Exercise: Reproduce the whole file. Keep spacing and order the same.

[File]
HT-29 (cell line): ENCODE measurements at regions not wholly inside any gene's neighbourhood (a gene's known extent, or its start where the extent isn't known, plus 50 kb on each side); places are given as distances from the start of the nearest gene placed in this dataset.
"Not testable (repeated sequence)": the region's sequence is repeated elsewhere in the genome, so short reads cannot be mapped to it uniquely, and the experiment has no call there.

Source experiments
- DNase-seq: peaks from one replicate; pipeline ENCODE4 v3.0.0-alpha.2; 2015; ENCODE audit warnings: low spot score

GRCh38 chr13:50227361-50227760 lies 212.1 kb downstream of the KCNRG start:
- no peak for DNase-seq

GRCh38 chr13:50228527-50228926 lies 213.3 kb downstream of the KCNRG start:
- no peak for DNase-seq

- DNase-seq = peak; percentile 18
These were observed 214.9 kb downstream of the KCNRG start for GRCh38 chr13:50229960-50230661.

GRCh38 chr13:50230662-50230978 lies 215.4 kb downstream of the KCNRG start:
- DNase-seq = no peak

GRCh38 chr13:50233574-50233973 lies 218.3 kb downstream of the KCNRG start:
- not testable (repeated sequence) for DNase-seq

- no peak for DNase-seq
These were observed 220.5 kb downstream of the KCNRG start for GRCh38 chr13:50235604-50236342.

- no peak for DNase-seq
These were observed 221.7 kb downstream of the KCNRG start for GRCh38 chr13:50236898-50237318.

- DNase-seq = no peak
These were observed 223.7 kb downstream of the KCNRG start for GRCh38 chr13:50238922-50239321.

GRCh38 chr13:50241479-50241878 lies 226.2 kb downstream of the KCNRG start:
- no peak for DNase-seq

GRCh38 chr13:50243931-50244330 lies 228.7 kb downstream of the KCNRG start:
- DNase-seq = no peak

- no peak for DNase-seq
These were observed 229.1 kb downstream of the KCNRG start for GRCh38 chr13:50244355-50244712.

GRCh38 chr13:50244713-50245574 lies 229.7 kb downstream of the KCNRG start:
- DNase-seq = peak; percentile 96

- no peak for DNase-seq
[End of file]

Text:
HT-29 (cell line): ENCODE measurements at regions not wholly inside any gene's neighbourhood (a gene's known extent, or its start where the extent isn't known, plus 50 kb on each side); places are given as distances from the start of the nearest gene placed in this dataset.
"Not testable (repeated sequence)": the region's sequence is repeated elsewhere in the genome, so short reads cannot be mapped to it uniquely, and the experiment has no call there.

Source experiments
- DNase-seq: peaks from one replicate; pipeline ENCODE4 v3.0.0-alpha.2; 2015; ENCODE audit warnings: low spot score

GRCh38 chr13:50227361-50227760 lies 212.1 kb downstream of the KCNRG start:
- no peak for DNase-seq

GRCh38 chr13:50228527-50228926 lies 213.3 kb downstream of the KCNRG start:
- no peak for DNase-seq

- DNase-seq = peak; percentile 18
These were observed 214.9 kb downstream of the KCNRG start for GRCh38 chr13:50229960-50230661.

GRCh38 chr13:50230662-50230978 lies 215.4 kb downstream of the KCNRG start:
- DNase-seq = no peak

GRCh38 chr13:50233574-50233973 lies 218.3 kb downstream of the KCNRG start:
- not testable (repeated sequence) for DNase-seq

- no peak for DNase-seq
These were observed 220.5 kb downstream of the KCNRG start for GRCh38 chr13:50235604-50236342.

- no peak for DNase-seq
These were observed 221.7 kb downstream of the KCNRG start for GRCh38 chr13:50236898-50237318.

- DNase-seq = no peak
These were observed 223.7 kb downstream of the KCNRG start for GRCh38 chr13:50238922-50239321.

GRCh38 chr13:50241479-50241878 lies 226.2 kb downstream of the KCNRG start:
- no peak for DNase-seq

GRCh38 chr13:50243931-50244330 lies 228.7 kb downstream of the KCNRG start:
- DNase-seq = no peak

- no peak for DNase-seq
These were observed 229.1 kb downstream of the KCNRG start for GRCh38 chr13:50244355-50244712.

GRCh38 chr13:50244713-50245574 lies 229.7 kb downstream of the KCNRG start:
- DNase-seq = peak; percentile 96

- no peak for DNase-seq